Extraoral examination is unremarkable. Oral hygiene appears good with no visible plaque. Intraoral soft tissue exam reveals marginal inflammation present on maxillary anterior gingiva. Patchy erythema is noted on posterior palate and oropharynx as well as patchy depapillation of the posterior dorsum of the tongue. Her saliva appears frothy. Upon questioning, the patient states that she often feels that her mouth is dry, especially when she wakes up, and that she frequently “mouth breathes” at night.

Medical Considerations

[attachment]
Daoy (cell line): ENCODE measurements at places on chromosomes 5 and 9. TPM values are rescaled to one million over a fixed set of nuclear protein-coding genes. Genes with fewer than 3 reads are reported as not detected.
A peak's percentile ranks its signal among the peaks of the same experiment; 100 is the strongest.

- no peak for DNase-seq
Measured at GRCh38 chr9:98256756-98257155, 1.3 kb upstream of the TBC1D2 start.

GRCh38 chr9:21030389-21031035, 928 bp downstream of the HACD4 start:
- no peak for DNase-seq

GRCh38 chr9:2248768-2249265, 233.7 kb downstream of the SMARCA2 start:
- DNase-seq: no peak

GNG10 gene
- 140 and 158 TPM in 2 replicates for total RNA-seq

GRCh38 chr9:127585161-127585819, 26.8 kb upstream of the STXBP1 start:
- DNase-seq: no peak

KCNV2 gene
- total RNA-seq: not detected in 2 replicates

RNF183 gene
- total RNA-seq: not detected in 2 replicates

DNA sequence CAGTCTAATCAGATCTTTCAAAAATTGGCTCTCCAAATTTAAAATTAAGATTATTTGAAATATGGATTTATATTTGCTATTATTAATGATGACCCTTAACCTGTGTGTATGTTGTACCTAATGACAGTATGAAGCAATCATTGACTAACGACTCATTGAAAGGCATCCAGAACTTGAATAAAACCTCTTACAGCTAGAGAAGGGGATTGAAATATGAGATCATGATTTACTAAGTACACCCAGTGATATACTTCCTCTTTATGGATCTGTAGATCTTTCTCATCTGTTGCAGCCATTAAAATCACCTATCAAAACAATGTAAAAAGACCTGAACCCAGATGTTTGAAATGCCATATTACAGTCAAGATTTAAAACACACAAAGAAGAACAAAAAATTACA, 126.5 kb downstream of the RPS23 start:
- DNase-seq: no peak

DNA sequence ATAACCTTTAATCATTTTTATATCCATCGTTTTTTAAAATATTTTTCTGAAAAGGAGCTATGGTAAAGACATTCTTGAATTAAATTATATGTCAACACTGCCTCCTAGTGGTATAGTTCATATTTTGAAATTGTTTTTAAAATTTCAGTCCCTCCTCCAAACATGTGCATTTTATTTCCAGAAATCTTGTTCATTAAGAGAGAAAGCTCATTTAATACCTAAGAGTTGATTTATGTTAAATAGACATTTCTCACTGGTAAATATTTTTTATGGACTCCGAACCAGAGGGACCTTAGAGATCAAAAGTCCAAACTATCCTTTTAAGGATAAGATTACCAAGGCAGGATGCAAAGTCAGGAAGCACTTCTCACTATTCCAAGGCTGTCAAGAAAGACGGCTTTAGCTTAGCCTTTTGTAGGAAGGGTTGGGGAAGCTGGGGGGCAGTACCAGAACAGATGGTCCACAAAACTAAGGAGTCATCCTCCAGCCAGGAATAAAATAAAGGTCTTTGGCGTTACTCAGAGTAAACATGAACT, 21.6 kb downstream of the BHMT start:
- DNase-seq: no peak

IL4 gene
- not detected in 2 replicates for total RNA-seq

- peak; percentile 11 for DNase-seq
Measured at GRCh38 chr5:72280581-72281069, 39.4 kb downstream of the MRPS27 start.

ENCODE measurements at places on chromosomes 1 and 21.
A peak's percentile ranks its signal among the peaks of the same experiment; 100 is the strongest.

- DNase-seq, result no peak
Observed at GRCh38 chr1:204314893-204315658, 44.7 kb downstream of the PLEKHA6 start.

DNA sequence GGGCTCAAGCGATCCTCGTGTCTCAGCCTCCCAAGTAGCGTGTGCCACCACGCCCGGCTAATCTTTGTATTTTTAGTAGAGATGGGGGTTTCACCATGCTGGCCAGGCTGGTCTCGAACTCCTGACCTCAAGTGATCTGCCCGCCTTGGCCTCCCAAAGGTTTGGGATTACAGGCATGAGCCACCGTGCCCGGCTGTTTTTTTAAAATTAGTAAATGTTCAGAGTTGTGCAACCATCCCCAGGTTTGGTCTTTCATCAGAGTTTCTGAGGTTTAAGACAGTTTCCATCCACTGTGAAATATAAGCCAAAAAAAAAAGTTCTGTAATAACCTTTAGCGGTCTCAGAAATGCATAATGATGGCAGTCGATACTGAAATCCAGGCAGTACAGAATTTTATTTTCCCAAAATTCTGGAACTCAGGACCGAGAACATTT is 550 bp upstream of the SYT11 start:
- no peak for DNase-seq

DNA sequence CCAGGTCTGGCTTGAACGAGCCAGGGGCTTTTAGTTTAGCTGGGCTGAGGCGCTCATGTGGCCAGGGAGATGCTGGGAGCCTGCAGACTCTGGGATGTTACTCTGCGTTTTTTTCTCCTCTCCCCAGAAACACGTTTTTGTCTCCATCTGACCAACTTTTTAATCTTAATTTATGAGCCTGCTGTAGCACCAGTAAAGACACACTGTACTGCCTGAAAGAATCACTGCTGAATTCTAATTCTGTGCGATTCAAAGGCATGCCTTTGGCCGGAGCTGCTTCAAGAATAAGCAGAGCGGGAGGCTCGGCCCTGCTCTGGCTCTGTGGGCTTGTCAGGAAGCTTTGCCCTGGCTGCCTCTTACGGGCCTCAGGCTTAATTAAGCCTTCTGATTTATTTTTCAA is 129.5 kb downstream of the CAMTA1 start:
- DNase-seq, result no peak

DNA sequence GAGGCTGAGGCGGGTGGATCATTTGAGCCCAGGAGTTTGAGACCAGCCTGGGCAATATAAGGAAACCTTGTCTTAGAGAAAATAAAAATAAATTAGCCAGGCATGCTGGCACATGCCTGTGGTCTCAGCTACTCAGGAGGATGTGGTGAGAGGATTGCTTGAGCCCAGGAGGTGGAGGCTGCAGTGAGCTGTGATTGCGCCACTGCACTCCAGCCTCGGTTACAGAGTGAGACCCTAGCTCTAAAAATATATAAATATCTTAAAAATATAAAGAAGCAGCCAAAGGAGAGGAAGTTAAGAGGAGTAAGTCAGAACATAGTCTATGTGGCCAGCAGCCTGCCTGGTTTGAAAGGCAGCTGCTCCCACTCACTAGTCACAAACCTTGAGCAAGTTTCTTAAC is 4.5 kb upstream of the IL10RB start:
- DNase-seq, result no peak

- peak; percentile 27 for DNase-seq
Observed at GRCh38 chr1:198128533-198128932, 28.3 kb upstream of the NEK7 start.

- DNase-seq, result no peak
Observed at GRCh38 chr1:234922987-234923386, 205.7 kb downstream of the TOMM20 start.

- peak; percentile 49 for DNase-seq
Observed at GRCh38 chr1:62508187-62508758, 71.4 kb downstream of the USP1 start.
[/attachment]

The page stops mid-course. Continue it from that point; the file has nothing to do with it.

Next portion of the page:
Asthma is a chronic inflammatory disorder of the airways that affects 17.7 million (7.4%) adults and 6.3 million (8.6%) children living in the United States (Centers for Disease Control and Prevention 2013.) It is characterized by a hyperactive response to stimuli that results in periodic episodes of contractions of bronchial smooth muscle that causes reversible narrowing of airways leading to wheezing, coughing, chest tightness, and difficulty in breathing. Exposure to a variety of triggers (allergens such as dust, pet dander, mold and pollen; respiratory irritants such as tobacco smoke or pollution; upper‐respiratory infections, exercise, cold air) result in the release of histamine and cytokines that cause bronchospasm, hypersecretion of mucus, and impaired mucociliary clearance in the bronchi and bronchioles. Most patients have mild to moderate disease and have normal function with minimal symptoms between acute exacerbations. Classification of severity of disease is based on presence of symptoms (particularly nocturnal symptoms), interference with normal activity, decrease in lung function, and need for short‐acting (or rescue) medications. There are four levels of asthma severity: intermittent, mild persistent, moderate persistent, and severe persistent based on the frequency of symptoms, presence of nocturnal symptoms, and the effect on pulmonary function before treatment (National Asthma Education Program 2007).